I went back to the car with the rod, knowing that I’d be going to the next coordinates; it looked like I’d be going to Alaska. Since there was no way I was going to be getting a flight with a big metal rod, I decided to drive. Throughout the sixty-hour drive, I only stopped once at a hotel. I got to Alaska, realizing that the coordinates were in the middle of a long stretch of land. From off in the distance, I saw that there was a small building off in the distance.

As I approached the building, I noticed that it was an elevator to a mine. I cautiously entered the elevator, not knowing what to expect. I put my hands on the chain and pulled, lowering myself down into what I assumed was a mine. I kept descending for what seemed like forever.

Finally, the elevator came to a stop at the bottom. It was one of the most beautiful things I had ever seen. Giant trees were visible for miles, a large, bright sun was visible in the distance, there were crystals that turned to liquid when I touched them. By far the most beautiful sight was the water. An endless lake stretched on into the distance.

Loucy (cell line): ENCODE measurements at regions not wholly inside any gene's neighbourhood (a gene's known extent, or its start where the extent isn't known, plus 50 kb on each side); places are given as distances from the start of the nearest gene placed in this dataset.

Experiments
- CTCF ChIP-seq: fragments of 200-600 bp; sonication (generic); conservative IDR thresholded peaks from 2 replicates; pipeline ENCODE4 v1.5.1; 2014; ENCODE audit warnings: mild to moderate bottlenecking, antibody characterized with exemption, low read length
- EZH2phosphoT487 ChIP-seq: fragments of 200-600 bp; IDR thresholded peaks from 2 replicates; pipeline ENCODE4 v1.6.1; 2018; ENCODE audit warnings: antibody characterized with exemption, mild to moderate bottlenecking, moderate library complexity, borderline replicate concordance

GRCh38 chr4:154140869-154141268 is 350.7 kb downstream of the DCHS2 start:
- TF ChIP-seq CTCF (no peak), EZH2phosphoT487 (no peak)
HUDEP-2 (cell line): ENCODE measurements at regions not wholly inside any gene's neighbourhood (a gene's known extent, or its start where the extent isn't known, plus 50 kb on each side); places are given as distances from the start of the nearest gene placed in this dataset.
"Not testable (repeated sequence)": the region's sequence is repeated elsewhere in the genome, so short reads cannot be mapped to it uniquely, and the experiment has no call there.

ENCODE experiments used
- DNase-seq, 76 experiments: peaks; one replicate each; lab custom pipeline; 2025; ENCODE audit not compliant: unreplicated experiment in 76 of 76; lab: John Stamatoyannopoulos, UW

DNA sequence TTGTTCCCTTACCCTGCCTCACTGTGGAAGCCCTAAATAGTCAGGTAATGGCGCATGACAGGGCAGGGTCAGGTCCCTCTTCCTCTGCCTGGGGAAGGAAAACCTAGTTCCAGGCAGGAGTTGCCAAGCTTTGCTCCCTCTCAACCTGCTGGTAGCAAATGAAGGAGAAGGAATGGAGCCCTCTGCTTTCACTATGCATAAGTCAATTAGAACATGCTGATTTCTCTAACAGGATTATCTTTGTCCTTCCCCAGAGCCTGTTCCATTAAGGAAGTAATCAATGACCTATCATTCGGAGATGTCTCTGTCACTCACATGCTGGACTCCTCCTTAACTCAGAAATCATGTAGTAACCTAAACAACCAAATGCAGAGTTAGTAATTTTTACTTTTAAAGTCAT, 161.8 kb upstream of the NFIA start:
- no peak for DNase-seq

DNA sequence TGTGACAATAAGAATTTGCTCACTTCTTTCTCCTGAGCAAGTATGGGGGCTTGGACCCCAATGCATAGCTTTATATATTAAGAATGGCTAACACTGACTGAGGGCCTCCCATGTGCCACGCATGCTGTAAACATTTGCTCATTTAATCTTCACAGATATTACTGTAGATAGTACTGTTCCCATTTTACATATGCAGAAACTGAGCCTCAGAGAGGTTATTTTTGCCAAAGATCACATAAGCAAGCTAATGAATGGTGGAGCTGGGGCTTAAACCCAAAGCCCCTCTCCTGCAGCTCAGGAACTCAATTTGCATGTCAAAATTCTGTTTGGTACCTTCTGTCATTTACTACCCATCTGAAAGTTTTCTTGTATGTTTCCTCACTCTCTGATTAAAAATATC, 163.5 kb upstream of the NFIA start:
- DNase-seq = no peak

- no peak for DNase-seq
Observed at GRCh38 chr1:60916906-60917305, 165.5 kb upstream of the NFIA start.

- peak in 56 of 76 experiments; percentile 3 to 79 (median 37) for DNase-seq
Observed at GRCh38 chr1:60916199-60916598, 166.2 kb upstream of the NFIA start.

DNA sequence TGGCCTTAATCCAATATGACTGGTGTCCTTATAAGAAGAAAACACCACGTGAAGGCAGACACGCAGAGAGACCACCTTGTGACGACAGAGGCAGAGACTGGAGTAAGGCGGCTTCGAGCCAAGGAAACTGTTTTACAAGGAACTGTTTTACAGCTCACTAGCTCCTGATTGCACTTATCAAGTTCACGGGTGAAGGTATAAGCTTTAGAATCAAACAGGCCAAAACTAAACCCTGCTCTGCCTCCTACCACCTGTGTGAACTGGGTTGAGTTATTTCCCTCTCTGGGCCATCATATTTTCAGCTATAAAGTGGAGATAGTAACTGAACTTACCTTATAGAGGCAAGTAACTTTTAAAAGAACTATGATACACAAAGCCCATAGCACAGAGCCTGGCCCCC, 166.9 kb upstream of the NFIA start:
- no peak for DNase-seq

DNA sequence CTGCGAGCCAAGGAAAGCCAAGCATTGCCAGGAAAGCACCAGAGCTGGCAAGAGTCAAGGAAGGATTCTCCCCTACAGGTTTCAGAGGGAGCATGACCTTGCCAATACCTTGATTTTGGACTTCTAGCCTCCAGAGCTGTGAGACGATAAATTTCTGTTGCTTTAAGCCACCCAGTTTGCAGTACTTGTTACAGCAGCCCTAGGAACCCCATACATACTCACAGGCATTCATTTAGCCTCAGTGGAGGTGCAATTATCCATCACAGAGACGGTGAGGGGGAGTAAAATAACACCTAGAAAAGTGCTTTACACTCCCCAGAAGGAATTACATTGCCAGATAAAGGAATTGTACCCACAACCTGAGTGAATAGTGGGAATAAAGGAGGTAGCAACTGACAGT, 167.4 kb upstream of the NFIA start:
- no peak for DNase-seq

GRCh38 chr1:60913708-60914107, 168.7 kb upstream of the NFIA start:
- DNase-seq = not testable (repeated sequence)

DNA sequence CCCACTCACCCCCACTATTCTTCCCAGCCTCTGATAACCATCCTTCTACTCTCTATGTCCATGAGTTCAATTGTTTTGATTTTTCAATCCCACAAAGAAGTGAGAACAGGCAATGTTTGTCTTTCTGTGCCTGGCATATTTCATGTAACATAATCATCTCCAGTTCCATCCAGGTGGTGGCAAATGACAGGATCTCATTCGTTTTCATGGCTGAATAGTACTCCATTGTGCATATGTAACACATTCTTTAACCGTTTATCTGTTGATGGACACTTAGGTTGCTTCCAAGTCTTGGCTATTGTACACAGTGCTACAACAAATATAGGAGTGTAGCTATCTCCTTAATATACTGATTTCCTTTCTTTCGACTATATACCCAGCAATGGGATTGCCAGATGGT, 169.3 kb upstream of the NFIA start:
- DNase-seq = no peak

I walked over to the shore, seeing a bag. Ben’s bag. I ran over to it, digging inside. There were three things in the bag: his water bottle, a copy of Journey to the Center of the Earth, and Ben’s journal. I opened up the journal, reading the last entry:

I want to go home. I can’t leave because someone pulled the elevator shaft back up. It’s getting too hot and the water is undrinkable. Tonight, I’m going across the lake.

I read through a few entries, finding one that caught my eye:

The sun I see is under the surface. It’s the core of the earth and it’s too hot for a human. Verne was right. It’s beautiful down here, but it’s not bearable to stay in.

I felt like I had to go across the lake, try to find Ben. I grabbed as many logs and sticks as I could find, bundling them together with bamboo shavings and vines. Once I finished constructing the base of the boat, I grabbed one of the giant leaves and attacked it to the pole I had brought down with me.